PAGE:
Sea mosquito on carriers

Discussion in 'Post-War' started by cormallen, Jan 14, 2009.

  1. cormallen

    cormallen New Member

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    Hi Folks,

    The Sea Mosquito is well known as the first RN (maybe anyone) plane to take off AND land on a carrier.

    The RN had more than fifty in service with several squdrons in the immediate post war period but...

    ...did they ever see any regular service on carriers?

    I am aware that they occasionally flew from them in training etc but were any operationally deployed onto carriers? They seem to have been shore based only...

    many thanks

    alan
     
  2. Heinz

    Heinz Active Member

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    I think the construction of them hindered the mossies being kept on carriers for too long. Also size of them probably being a problem.

    I know they handled well on carriers.
     
  3. Airframes

    Airframes Benevolens Magister

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    Hi Cormallen. I presume you meant the first MOSQUITO to land and take off?
    Anyway, I agree with Heinz. I'd have to check the details, but as far as I know, the 'navalized' Mosquito didn't see full service, as it ws trialled as a possible long-range 'heavy' fighter and fighter-bomber, but the war ended before they could be of use (in the Far East). Also, experience gained with Mosquitos in the CBI had showed that the type wasn't really suited to the climate, as the high temperatures and humidity affected the glues used in construction; this was thought to be a possible problem, together with the effects of a marine environment on-board ship. By the time development had been completed, the Hornet came into service, along with other types either about to enter service, or in final develeopment.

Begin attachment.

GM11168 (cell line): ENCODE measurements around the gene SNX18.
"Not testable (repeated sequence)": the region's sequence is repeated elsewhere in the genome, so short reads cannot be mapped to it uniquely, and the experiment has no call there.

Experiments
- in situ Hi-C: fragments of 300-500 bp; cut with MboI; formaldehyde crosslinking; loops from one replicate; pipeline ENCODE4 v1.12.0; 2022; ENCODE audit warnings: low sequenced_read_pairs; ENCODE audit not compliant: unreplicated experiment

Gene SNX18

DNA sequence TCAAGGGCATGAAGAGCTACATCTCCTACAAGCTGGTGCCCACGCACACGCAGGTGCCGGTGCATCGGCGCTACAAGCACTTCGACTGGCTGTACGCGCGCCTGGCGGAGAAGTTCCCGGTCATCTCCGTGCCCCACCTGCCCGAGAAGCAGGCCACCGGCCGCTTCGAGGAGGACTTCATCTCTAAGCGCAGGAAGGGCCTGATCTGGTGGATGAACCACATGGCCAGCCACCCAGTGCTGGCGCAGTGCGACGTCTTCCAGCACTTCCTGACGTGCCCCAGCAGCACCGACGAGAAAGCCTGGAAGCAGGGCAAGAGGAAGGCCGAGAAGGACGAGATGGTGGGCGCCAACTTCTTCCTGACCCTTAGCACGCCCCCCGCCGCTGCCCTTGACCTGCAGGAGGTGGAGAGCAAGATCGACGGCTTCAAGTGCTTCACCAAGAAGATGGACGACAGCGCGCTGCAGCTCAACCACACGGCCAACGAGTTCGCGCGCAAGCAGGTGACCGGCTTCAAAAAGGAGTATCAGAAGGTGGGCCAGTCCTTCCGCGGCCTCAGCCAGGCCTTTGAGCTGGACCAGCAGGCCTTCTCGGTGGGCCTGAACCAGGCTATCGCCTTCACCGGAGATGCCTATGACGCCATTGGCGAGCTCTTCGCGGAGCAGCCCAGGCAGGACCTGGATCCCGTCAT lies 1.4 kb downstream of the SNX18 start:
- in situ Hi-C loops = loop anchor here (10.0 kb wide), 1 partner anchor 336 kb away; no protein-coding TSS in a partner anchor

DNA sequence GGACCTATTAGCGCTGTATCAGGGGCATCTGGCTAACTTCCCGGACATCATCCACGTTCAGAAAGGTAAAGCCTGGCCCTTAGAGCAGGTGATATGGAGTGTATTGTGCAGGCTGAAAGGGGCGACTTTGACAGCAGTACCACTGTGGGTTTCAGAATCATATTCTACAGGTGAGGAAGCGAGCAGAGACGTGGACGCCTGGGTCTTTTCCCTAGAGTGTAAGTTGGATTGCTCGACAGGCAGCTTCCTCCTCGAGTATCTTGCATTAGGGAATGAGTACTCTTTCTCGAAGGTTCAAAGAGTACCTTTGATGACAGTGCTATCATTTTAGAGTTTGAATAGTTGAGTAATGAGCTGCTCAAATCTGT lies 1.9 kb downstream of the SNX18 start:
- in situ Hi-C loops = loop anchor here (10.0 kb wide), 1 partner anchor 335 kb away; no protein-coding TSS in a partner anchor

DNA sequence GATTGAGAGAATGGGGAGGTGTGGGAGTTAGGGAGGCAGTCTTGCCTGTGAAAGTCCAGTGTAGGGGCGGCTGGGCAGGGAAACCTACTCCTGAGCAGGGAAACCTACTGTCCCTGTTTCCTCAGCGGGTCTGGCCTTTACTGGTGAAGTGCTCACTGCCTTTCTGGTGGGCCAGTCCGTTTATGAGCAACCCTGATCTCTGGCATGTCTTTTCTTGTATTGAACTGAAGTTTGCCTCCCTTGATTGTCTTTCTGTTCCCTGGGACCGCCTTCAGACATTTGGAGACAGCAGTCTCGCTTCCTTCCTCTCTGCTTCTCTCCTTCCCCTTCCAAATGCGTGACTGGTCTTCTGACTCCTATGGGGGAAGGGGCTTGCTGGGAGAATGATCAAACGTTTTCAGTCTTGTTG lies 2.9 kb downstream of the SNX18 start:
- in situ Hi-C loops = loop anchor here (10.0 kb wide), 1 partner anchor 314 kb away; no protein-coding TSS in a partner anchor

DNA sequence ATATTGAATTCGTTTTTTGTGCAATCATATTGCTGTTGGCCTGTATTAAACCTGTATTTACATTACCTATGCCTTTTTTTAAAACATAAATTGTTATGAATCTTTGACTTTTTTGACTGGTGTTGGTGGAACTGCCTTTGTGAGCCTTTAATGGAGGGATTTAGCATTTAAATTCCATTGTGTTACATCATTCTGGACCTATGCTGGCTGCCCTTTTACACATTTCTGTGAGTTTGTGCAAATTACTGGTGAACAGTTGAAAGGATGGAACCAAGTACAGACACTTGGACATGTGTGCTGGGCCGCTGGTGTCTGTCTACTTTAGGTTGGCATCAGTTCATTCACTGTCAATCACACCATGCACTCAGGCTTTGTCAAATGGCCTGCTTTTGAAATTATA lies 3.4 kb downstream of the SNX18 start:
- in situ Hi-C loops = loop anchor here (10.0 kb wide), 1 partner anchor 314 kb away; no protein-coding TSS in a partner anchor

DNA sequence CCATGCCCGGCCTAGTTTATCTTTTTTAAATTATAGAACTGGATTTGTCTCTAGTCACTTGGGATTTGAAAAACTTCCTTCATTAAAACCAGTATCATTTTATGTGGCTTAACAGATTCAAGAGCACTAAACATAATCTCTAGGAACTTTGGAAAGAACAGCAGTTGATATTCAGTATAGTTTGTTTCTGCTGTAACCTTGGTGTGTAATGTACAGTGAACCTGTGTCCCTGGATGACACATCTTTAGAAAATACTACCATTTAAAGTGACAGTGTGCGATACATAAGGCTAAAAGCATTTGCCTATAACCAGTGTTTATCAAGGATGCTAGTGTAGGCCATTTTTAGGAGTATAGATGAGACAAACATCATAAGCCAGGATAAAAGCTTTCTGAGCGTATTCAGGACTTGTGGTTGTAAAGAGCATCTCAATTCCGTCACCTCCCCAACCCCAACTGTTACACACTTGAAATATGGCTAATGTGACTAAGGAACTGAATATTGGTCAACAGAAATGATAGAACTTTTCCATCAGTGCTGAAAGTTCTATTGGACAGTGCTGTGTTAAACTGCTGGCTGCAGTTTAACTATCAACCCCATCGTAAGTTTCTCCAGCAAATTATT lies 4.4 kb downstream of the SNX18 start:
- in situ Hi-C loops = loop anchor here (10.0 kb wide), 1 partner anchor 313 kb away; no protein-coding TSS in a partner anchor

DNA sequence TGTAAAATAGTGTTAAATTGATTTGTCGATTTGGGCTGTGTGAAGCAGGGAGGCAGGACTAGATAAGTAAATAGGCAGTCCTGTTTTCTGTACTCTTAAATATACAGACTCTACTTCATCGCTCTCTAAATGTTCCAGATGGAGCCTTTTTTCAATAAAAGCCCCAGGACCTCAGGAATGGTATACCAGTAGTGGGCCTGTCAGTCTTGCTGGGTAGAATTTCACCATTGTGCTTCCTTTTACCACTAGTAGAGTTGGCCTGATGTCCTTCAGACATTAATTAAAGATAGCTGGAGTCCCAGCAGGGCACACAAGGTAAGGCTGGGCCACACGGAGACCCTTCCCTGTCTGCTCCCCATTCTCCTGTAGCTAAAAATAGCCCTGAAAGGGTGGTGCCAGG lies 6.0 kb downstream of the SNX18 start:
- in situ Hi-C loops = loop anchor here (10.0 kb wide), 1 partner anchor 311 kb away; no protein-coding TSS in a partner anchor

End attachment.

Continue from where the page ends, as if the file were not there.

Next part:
4. cormallen

    cormallen New Member

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    Hi Folks,

    oops, yes I did mean the first twin engined ac to land/take-off...

    Many thanks for replies, they largely agree with my own research in suggesting the mosquito as only vaguely suitable for full service on carriers. I have seen several photos of variously broken mossies that have obviously found deck landing a bit traumatic for their wooden structure?

    Some of the sea mosquitos appear to have ended their days in rather brief service with the Israeli AF where they seem to have suffered some climate issues also...

    many thanks again.

    regards alan
     
  5. Heinz

    Heinz Active Member

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    Also the RAAF FB VI's we built in 44 and 45 suffered many structural failures due to the glue and wood suffering in the heat. This was also partly due to the building conditions not suiting the environment.

    Mostly the RAAF were operated from the top of Australia and later in Japan after the war. A very humid and damp climate was not at all suitable for the mossies.

    I've got some photos from a magazine somewhere about sea mosquito's I'll have a look for it.

    Cheers.
     
  6. HealzDevo

    HealzDevo Active Member

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    Interesting. Didn't know they tried to put a wooden frame aircraft on a carrier. Was this a problem with Inter-WW1 fighters as well? I just ask as I thought most of them had wooden frames covered with cloth or metal.
     
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